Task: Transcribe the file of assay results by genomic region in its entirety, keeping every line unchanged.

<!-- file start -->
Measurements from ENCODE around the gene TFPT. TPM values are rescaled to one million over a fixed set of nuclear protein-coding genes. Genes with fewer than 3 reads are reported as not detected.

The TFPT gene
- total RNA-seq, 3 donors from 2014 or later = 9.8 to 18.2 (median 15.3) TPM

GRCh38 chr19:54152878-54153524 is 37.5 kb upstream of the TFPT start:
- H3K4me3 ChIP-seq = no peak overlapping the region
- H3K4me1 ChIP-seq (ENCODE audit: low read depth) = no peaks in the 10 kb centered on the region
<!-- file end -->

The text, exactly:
Measurements from ENCODE around the gene TFPT. TPM values are rescaled to one million over a fixed set of nuclear protein-coding genes. Genes with fewer than 3 reads are reported as not detected.

The TFPT gene
- total RNA-seq, 3 donors from 2014 or later = 9.8 to 18.2 (median 15.3) TPM

GRCh38 chr19:54152878-54153524 is 37.5 kb upstream of the TFPT start:
- H3K4me3 ChIP-seq = no peak overlapping the region
- H3K4me1 ChIP-seq (ENCODE audit: low read depth) = no peaks in the 10 kb centered on the region